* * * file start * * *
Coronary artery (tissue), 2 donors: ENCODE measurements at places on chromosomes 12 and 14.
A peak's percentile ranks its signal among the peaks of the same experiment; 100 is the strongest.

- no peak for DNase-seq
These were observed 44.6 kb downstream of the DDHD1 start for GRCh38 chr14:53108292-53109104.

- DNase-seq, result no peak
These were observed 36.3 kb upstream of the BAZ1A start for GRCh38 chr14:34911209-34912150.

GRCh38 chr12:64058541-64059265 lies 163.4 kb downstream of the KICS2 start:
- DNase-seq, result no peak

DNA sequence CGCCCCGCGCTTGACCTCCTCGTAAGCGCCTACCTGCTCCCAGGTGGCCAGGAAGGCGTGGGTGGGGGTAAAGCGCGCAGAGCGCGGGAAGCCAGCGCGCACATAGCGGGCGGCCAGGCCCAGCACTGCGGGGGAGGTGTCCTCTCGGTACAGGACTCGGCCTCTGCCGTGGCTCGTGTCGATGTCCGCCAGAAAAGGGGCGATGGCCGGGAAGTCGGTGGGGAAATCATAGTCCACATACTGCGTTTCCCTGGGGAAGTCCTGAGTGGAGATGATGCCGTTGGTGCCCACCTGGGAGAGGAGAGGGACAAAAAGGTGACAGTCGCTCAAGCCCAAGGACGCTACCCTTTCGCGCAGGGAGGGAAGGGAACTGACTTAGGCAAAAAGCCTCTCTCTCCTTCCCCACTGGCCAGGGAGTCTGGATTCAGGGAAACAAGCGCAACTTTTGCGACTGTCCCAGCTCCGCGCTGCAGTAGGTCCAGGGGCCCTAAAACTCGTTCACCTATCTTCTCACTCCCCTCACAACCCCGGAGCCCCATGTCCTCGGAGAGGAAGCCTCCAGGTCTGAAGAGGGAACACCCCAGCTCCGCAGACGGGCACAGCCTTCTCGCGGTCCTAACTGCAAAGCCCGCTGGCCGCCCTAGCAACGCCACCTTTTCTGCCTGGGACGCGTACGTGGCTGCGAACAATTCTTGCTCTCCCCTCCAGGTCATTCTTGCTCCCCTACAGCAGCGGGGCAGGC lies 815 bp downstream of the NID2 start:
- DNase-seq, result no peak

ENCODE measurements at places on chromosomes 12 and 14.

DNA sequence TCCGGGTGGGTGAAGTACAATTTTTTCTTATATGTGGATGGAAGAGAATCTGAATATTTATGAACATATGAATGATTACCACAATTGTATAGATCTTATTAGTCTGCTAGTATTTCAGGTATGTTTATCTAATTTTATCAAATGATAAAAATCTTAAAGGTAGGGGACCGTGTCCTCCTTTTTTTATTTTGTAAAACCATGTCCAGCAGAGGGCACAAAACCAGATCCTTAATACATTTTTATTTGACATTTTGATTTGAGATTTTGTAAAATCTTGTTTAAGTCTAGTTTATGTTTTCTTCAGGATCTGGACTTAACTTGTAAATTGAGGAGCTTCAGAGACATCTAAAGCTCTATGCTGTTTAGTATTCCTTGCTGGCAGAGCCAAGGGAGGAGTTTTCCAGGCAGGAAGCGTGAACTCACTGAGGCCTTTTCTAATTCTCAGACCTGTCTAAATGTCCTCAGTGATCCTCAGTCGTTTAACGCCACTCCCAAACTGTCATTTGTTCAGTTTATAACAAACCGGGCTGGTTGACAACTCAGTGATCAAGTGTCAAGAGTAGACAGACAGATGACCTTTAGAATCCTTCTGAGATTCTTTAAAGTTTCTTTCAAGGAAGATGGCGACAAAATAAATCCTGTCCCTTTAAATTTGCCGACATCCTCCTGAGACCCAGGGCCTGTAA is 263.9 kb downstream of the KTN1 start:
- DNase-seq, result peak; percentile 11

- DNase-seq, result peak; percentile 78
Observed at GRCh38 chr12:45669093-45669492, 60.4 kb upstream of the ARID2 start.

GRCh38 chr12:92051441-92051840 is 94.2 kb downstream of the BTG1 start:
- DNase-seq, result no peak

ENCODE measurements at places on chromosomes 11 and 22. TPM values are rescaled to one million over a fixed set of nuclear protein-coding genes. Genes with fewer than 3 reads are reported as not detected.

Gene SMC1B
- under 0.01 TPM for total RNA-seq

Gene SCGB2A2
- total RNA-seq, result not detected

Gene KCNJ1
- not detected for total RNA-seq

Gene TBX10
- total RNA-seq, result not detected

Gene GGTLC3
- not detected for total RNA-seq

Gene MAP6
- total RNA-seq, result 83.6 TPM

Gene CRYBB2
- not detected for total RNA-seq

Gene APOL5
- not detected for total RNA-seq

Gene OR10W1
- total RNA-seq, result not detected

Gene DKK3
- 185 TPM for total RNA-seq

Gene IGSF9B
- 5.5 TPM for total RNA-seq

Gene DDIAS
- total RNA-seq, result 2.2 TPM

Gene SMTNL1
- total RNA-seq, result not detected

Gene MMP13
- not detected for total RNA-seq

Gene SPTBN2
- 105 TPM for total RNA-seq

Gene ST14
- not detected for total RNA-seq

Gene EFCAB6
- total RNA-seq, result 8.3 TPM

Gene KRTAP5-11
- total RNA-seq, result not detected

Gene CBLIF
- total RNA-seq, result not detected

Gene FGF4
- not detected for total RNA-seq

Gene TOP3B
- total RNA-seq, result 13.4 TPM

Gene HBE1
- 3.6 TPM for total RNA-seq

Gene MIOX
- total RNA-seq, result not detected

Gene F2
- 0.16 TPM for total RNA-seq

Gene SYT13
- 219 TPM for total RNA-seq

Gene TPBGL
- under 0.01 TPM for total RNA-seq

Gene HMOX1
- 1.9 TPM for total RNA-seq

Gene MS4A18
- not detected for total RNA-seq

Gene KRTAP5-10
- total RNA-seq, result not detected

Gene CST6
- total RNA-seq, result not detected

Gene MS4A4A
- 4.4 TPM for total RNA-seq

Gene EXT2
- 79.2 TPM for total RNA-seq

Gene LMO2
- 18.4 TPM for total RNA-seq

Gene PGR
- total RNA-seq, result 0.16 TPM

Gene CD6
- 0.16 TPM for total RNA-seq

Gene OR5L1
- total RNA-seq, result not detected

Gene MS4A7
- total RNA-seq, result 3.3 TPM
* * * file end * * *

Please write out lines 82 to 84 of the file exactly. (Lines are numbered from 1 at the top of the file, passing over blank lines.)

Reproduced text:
- 79.2 TPM for total RNA-seq

Gene LMO2
- 18.4 TPM for total RNA-seq